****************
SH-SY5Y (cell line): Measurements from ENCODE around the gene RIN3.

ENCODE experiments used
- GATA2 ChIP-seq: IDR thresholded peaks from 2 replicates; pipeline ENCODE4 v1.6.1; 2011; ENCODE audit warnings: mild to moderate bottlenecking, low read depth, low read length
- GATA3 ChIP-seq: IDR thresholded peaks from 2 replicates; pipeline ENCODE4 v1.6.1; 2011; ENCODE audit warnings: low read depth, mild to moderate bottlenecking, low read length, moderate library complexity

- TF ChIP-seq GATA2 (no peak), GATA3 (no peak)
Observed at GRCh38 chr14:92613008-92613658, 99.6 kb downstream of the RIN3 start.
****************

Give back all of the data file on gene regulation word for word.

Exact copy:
SH-SY5Y (cell line): Measurements from ENCODE around the gene RIN3.

ENCODE experiments used
- GATA2 ChIP-seq: IDR thresholded peaks from 2 replicates; pipeline ENCODE4 v1.6.1; 2011; ENCODE audit warnings: mild to moderate bottlenecking, low read depth, low read length
- GATA3 ChIP-seq: IDR thresholded peaks from 2 replicates; pipeline ENCODE4 v1.6.1; 2011; ENCODE audit warnings: low read depth, mild to moderate bottlenecking, low read length, moderate library complexity

- TF ChIP-seq GATA2 (no peak), GATA3 (no peak)
Observed at GRCh38 chr14:92613008-92613658, 99.6 kb downstream of the RIN3 start.